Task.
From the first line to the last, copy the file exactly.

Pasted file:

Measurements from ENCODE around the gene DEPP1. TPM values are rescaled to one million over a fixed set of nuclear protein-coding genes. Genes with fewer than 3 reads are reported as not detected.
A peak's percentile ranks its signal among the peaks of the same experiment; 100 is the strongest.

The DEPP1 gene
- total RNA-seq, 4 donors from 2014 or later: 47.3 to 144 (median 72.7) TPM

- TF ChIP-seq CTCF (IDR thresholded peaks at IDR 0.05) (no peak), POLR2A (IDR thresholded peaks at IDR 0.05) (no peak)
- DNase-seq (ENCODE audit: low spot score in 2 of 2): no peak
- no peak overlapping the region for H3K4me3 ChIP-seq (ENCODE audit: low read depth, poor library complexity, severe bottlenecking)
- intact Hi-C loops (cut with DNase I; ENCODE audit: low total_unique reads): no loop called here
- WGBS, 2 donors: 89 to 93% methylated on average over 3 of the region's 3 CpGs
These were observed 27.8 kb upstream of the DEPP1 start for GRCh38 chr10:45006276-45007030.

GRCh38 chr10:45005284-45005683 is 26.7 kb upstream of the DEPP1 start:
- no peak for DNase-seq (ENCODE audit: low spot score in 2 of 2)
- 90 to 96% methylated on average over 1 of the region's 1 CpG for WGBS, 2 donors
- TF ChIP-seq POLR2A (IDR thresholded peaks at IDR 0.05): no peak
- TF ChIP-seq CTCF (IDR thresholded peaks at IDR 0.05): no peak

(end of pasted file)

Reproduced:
Measurements from ENCODE around the gene DEPP1. TPM values are rescaled to one million over a fixed set of nuclear protein-coding genes. Genes with fewer than 3 reads are reported as not detected.
A peak's percentile ranks its signal among the peaks of the same experiment; 100 is the strongest.

The DEPP1 gene
- total RNA-seq, 4 donors from 2014 or later: 47.3 to 144 (median 72.7) TPM

- TF ChIP-seq CTCF (IDR thresholded peaks at IDR 0.05) (no peak), POLR2A (IDR thresholded peaks at IDR 0.05) (no peak)
- DNase-seq (ENCODE audit: low spot score in 2 of 2): no peak
- no peak overlapping the region for H3K4me3 ChIP-seq (ENCODE audit: low read depth, poor library complexity, severe bottlenecking)
- intact Hi-C loops (cut with DNase I; ENCODE audit: low total_unique reads): no loop called here
- WGBS, 2 donors: 89 to 93% methylated on average over 3 of the region's 3 CpGs
These were observed 27.8 kb upstream of the DEPP1 start for GRCh38 chr10:45006276-45007030.

GRCh38 chr10:45005284-45005683 is 26.7 kb upstream of the DEPP1 start:
- no peak for DNase-seq (ENCODE audit: low spot score in 2 of 2)
- 90 to 96% methylated on average over 1 of the region's 1 CpG for WGBS, 2 donors
- TF ChIP-seq POLR2A (IDR thresholded peaks at IDR 0.05): no peak
- TF ChIP-seq CTCF (IDR thresholded peaks at IDR 0.05): no peak